The 3rd of July of 1883 something happened. Something strange, weird and bizarre, something beautiful into the ugliness. In Prague, one little Jew child was born. This child would become in one of the most representative writers in the History of Literature. His name was Franz Kafka.
In some pint of view, Kafka’s metamorphosis changed the Literature. This absurdist fiction is the first that introduces the reader in the unconscious of writing about the Humankind. Yes, we all know it: a man who becomes into something strange, something bizarre. An insect? Maybe, but we discover with Gregor Samsa a new dimension in this absurd world… the man goes into madness and the man goes into the deepest mind labyrinth. Samsa becomes a new type of hero in literature and marks some tendencies in the XX century… absurd theatre, Ionesco… even the great Joyce drinks Kafka’s cups of wisdom and delirious.
Just with the Metamorphosis Kafka has his name among the greatest authors in the History of Literature. But he has much more. His tales has very much influence in subsequent short storytellers. With his brilliant prose, he investigates into the minds, atmospheres, people and cultures, creating a particular new universe plenty of originality.
… And we are here now with his master piece The Trial! One century before A confederacy of Dunces, Kafka creates the most unbalanced metaphor of modern times…bureaucracy as an absurd and legal process as an absurd and, finally, life as an absurd. Joseph K. is the modern hero fighting with the future and past times. We can see the remaining Jew culture as the eccentric ballet between words of poetry and words of legality. How can they coexist? The paradox in The Trial is the fight between two worlds. Yes, the Bible is a book of miracles and wars and gods and people… but the Bible –the Hebrew Torah or the Pentateuch in non-Jew versions- is also a law book containing rights and commandments and a complete legal summary for life. Kafka takes all this Jew tradition and makes a ballade of the modern hero into the modern past times of culture. How can he win? It’s impossible and we know it since the first pages of the book but we cannot stop reading because we know that the book is going on far away from the meaning of its words. We understand Joseph K. and we understand his process because we are living his process in our minds every time: in a city or a town or in the deepest point of the ocean where someone is reading the book again.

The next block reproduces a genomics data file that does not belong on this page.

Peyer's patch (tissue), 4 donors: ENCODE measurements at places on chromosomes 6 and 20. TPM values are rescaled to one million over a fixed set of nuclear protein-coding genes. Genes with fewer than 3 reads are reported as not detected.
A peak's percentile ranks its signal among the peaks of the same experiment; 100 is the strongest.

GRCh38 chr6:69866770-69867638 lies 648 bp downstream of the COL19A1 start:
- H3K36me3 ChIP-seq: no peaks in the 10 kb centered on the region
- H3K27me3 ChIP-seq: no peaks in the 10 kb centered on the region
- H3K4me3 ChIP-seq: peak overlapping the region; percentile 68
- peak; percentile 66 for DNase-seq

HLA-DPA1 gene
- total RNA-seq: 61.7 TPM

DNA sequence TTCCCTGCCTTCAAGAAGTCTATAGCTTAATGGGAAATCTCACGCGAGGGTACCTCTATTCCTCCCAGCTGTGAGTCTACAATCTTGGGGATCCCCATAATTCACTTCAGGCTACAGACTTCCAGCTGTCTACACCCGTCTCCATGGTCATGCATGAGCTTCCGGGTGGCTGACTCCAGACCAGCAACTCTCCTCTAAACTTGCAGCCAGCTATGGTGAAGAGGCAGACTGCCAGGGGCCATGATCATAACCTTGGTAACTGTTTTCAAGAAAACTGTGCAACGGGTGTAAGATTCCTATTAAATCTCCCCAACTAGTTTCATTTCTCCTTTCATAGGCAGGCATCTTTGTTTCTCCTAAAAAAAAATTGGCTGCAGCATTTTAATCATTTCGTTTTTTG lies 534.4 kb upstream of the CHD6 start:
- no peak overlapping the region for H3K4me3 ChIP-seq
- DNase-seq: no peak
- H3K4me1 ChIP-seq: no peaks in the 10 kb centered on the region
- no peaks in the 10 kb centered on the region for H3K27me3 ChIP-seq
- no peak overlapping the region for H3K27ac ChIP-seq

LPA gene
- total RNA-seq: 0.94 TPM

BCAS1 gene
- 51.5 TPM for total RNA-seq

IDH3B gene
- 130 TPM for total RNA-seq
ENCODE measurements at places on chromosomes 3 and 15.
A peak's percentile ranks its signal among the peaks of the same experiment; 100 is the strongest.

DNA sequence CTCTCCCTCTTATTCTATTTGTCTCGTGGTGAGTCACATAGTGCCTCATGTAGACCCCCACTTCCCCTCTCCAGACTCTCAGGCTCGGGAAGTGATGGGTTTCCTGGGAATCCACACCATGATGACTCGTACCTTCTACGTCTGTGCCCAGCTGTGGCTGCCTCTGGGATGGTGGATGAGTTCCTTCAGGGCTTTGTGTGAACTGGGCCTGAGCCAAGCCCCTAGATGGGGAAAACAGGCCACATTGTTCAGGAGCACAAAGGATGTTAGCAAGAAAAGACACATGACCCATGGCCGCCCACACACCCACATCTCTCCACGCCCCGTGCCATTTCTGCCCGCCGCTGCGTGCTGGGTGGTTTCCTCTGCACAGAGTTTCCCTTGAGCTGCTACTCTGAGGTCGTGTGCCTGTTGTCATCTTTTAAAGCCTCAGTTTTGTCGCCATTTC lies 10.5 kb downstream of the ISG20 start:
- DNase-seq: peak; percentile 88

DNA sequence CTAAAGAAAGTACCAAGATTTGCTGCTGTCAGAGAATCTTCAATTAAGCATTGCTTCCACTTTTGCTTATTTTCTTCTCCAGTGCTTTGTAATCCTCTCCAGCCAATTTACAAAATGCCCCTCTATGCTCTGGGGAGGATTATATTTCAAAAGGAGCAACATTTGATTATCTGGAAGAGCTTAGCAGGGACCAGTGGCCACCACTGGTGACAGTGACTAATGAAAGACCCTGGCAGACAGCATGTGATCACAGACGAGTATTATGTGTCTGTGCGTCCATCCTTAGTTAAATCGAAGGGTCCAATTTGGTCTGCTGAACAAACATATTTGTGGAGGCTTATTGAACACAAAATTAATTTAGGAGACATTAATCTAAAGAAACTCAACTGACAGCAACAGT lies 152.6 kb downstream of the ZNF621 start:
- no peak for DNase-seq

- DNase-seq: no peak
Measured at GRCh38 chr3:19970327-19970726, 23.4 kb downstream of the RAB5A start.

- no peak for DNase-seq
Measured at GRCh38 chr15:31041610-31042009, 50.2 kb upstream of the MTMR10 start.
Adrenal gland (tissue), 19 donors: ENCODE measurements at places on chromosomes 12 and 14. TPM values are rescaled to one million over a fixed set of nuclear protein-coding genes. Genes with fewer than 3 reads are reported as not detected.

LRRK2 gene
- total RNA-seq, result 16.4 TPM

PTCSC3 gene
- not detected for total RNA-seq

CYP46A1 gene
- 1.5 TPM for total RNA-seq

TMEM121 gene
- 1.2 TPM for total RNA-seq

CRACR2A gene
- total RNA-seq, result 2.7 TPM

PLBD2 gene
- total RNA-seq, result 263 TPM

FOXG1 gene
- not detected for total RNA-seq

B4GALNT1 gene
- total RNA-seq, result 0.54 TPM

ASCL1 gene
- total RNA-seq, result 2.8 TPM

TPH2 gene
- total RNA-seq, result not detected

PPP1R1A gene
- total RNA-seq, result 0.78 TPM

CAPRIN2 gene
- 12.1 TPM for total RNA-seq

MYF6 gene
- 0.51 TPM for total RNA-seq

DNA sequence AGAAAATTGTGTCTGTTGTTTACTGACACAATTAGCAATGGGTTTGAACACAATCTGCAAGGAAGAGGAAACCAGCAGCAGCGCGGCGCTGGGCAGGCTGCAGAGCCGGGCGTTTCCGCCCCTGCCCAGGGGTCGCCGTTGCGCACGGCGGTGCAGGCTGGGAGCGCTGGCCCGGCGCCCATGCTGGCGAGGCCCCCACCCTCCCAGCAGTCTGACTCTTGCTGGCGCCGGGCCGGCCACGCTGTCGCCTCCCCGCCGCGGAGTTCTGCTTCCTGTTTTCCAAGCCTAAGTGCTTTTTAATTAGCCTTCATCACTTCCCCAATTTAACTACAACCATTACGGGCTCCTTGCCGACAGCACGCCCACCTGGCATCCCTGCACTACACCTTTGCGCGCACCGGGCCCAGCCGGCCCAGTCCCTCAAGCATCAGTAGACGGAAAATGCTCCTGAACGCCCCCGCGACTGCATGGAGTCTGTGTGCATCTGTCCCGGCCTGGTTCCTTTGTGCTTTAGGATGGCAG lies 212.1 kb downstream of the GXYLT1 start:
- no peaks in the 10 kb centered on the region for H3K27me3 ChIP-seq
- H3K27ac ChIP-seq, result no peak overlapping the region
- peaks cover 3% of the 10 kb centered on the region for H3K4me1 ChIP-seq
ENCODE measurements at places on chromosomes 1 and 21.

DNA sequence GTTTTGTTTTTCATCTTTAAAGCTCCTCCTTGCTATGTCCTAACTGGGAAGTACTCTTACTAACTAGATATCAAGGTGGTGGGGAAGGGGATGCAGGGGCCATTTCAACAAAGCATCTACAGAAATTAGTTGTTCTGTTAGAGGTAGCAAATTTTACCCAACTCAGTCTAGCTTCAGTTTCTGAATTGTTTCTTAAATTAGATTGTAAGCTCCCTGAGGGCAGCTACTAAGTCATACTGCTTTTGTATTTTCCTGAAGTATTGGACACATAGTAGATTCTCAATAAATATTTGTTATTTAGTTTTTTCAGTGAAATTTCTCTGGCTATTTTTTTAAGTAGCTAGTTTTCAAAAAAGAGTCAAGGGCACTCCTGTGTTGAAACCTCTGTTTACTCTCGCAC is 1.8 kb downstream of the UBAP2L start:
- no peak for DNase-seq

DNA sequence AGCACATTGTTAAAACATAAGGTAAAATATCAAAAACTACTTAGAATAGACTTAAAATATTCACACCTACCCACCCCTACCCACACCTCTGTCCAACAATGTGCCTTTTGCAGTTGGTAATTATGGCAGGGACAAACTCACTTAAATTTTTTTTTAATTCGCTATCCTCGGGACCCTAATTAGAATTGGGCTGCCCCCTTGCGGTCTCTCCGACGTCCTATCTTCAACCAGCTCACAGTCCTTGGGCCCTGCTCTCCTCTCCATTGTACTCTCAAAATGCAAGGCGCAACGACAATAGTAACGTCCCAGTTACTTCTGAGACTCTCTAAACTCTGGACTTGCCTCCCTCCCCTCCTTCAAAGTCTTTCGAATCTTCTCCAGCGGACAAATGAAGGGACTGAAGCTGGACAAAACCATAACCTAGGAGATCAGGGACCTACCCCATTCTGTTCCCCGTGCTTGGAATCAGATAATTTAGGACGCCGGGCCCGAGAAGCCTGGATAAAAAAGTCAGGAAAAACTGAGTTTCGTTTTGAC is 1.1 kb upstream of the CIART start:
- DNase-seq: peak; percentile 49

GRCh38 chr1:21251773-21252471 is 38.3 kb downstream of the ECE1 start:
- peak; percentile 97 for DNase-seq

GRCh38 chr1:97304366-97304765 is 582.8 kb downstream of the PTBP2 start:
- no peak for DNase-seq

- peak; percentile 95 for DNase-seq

I have one final recommendation for you. If you have not still read Kafka’s diaries, please take a look on them. And if you want to know more, there are many good biographies that will show you a very human Kafka, Kafka who loves to laugh and Kafka who works every night with the passion of a true writer and the final tragic destiny of a genius.
Now, in this speculative absurd world, Kafka is getting more and more actual, irreverent, passionate and true. Have a nice day, Franz Kafka, the undead!